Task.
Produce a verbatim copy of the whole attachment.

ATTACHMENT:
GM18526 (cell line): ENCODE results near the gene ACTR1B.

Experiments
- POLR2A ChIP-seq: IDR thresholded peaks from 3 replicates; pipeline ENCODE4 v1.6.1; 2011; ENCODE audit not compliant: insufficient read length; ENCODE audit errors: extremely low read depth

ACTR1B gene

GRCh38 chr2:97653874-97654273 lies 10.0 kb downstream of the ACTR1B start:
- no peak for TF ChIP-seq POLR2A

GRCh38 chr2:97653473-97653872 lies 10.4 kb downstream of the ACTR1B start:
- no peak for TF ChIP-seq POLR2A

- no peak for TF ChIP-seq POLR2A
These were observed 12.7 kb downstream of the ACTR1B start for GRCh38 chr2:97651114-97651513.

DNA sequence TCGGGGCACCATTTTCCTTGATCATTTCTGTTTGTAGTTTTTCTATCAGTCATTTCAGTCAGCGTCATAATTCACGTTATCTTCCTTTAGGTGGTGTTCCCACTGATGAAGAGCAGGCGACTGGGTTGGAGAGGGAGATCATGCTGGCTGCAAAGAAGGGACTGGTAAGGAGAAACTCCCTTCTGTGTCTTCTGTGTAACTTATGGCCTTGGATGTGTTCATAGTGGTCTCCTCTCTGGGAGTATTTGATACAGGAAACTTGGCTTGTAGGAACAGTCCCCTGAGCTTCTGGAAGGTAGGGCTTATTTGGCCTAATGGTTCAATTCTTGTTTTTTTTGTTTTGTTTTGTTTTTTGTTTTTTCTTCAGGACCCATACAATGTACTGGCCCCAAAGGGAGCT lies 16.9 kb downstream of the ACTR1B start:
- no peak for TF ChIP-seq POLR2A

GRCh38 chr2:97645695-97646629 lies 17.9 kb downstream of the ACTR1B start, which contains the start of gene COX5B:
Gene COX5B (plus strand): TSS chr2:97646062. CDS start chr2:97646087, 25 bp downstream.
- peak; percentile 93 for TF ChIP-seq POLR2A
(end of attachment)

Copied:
GM18526 (cell line): ENCODE results near the gene ACTR1B.

Experiments
- POLR2A ChIP-seq: IDR thresholded peaks from 3 replicates; pipeline ENCODE4 v1.6.1; 2011; ENCODE audit not compliant: insufficient read length; ENCODE audit errors: extremely low read depth

ACTR1B gene

GRCh38 chr2:97653874-97654273 lies 10.0 kb downstream of the ACTR1B start:
- no peak for TF ChIP-seq POLR2A

GRCh38 chr2:97653473-97653872 lies 10.4 kb downstream of the ACTR1B start:
- no peak for TF ChIP-seq POLR2A

- no peak for TF ChIP-seq POLR2A
These were observed 12.7 kb downstream of the ACTR1B start for GRCh38 chr2:97651114-97651513.

DNA sequence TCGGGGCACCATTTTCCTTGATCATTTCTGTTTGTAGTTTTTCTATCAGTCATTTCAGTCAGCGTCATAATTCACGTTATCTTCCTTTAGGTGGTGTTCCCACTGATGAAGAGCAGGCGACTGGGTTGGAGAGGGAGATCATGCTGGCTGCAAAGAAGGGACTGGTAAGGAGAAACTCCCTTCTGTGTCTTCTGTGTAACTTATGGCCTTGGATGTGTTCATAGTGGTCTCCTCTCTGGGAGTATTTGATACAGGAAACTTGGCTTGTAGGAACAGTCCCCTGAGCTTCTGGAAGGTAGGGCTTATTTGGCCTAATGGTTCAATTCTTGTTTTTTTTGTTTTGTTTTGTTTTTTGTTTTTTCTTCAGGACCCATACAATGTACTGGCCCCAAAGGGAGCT lies 16.9 kb downstream of the ACTR1B start:
- no peak for TF ChIP-seq POLR2A

GRCh38 chr2:97645695-97646629 lies 17.9 kb downstream of the ACTR1B start, which contains the start of gene COX5B:
Gene COX5B (plus strand): TSS chr2:97646062. CDS start chr2:97646087, 25 bp downstream.
- peak; percentile 93 for TF ChIP-seq POLR2A